On Anvil Point on Friday in the sunshine of the early evening, a rose chafer Cetonia aurata buzzed amongst the thrift, its green metallic sheen and impressive size caught our eyes, and sent me scurrying once at home for my two volumes of Beetles of the British Isles by E.F. Linssen, published by Warne in 1959 and still one of the standard works on the subject. Linssen writes, “C. aurata is well known to the gardener who sometimes sees it lying in one of his favourite blooms, for it is the Rose Chafer, or Rose Beetle” (Series II p.127). He goes on to quote from an unreferenced poem, of it being, “Emparadised in beauty on a Rose”. I like old-fashioned nature books that use this kind of description.
The other book I sought, and couldn’t find, though I know it is on a shelf somewhere, was Gerald Durrell’s My Family and other Animals, in which this beetle appears, in the account of the rose beetle man, with numbers of these attached to threads of cotton, mesmerising the young Durrell as a child in Corfu. It was not long ago, Helen and I watched the film of the book once again, and I recall that part very well, where the connection between the old man and the boy was quickly cemented with the interest in animals being what brought it about.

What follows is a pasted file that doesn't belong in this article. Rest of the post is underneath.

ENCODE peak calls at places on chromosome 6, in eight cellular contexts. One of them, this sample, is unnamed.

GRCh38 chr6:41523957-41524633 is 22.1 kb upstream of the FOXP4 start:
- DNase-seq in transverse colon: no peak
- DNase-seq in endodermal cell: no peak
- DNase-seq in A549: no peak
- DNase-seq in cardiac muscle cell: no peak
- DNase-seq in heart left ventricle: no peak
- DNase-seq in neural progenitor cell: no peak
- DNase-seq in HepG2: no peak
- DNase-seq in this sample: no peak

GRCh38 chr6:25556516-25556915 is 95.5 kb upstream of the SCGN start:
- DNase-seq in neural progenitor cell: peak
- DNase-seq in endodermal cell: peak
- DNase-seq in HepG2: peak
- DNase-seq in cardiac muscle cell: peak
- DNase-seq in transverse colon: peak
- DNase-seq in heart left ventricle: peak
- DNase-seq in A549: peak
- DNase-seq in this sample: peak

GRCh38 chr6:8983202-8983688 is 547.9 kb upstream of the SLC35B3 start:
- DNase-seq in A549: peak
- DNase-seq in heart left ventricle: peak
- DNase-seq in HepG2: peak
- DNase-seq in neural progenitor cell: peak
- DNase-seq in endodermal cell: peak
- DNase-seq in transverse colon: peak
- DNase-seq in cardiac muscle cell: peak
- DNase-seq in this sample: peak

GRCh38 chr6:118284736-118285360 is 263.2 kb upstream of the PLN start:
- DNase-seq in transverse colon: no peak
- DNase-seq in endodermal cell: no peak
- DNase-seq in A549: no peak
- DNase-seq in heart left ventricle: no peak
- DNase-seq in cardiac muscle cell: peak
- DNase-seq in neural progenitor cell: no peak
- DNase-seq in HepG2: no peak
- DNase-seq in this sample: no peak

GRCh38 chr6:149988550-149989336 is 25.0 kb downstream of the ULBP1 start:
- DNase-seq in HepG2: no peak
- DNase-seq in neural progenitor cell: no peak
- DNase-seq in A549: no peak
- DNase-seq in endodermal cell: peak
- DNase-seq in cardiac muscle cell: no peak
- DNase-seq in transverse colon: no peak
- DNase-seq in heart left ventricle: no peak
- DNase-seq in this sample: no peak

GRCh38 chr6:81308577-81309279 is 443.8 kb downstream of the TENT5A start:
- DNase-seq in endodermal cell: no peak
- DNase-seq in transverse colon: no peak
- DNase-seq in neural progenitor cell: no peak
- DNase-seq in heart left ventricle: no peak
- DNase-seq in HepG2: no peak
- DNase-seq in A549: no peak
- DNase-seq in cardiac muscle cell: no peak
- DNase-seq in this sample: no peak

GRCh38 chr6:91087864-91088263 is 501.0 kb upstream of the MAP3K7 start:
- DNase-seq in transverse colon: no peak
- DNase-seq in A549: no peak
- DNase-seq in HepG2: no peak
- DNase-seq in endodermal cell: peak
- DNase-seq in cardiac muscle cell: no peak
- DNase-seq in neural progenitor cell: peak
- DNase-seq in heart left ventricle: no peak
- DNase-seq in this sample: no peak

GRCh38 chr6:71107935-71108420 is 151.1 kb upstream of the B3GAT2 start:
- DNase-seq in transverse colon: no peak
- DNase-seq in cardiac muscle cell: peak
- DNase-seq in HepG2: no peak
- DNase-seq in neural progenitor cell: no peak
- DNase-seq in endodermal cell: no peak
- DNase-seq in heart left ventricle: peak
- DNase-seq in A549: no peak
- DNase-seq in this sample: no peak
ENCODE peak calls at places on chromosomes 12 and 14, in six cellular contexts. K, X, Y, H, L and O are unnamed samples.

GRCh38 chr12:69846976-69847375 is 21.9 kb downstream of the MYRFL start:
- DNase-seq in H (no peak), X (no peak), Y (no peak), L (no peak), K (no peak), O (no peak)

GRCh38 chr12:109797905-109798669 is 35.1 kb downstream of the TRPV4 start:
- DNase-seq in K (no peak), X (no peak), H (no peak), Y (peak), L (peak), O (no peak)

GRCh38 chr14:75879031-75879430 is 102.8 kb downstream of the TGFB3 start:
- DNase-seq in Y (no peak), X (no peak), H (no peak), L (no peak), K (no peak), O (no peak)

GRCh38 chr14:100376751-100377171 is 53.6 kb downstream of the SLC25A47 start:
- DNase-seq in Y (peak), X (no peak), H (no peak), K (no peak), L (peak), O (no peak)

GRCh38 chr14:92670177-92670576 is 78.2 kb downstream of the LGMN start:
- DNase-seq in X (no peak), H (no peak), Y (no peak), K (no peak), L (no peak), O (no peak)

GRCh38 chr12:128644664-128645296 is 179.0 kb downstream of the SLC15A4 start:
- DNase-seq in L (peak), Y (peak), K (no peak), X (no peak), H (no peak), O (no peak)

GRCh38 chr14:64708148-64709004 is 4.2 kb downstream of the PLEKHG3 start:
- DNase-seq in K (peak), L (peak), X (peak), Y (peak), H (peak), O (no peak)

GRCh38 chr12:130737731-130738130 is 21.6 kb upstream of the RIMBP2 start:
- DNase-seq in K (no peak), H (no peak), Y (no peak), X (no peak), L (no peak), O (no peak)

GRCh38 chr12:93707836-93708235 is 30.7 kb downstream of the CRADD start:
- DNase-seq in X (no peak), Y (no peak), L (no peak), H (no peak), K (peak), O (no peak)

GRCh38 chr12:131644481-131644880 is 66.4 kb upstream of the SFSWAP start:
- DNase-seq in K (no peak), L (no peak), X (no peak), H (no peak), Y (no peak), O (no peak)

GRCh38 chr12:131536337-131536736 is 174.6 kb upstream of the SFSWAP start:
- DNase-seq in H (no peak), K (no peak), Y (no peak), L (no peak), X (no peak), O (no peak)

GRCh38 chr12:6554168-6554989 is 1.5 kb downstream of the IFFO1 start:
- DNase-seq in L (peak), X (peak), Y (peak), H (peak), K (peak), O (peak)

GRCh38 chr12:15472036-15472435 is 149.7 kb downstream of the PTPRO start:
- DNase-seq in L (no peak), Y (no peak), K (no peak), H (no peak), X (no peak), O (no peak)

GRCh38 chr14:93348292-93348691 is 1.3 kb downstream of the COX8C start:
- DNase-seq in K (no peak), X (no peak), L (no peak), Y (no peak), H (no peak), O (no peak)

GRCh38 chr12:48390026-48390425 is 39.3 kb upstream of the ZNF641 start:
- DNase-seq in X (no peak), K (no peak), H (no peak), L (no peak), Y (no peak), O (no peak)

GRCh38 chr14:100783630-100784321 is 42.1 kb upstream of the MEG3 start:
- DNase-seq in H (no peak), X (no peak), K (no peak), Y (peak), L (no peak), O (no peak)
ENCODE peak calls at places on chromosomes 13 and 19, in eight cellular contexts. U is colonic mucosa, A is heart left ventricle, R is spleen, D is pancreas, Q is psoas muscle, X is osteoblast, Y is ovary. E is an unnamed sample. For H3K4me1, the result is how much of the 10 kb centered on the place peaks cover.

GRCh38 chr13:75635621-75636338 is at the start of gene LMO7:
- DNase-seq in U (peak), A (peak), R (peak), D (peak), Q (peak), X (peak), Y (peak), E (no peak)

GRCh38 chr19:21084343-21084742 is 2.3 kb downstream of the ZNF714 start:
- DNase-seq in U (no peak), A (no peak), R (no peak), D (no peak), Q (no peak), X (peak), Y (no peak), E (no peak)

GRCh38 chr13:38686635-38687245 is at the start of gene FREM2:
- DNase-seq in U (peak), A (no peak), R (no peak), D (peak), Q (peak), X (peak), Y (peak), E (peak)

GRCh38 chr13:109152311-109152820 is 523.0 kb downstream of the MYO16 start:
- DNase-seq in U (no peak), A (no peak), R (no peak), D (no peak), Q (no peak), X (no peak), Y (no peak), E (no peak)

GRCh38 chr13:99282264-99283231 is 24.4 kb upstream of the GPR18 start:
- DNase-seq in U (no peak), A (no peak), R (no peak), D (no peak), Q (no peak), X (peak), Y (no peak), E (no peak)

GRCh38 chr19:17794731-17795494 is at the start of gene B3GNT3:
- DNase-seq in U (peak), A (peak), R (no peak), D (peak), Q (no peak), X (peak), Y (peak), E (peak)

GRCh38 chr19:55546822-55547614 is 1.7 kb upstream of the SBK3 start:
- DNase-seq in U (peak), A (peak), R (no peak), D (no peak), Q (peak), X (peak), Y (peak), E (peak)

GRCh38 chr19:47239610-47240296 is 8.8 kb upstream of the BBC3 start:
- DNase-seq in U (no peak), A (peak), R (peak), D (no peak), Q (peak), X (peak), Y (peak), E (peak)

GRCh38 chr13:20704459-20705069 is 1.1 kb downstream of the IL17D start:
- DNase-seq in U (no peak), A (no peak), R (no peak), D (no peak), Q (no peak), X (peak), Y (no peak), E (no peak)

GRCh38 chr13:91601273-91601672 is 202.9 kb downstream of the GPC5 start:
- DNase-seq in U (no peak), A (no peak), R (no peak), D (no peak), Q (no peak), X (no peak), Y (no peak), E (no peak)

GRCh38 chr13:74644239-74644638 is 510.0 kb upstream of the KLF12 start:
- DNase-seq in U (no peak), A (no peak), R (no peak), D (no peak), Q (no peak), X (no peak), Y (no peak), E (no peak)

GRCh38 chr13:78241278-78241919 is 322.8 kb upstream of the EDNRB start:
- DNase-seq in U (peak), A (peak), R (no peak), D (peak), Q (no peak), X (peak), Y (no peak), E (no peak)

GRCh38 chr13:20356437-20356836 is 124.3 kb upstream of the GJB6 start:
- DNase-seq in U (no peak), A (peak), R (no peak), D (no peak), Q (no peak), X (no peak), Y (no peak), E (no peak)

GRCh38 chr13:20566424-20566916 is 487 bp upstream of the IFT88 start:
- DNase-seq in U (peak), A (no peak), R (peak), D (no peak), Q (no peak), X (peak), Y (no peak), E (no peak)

Linssen in his book describes the Rose Chafer as, “bright and shiny golden green in colour be speckled with some white markings, and accentuated by the contrasting darkness of the legs and the black antennae.” To be honest, the one we saw, was moving sufficiently quickly that we had no chance of picking out this detail. But, as often happens on the country walk, something in the wonder of God’s creation just pops up and grabs us with its beauty, and helps us to appreciate ever more, day by day, what we must work hard never to lose for generations still to come.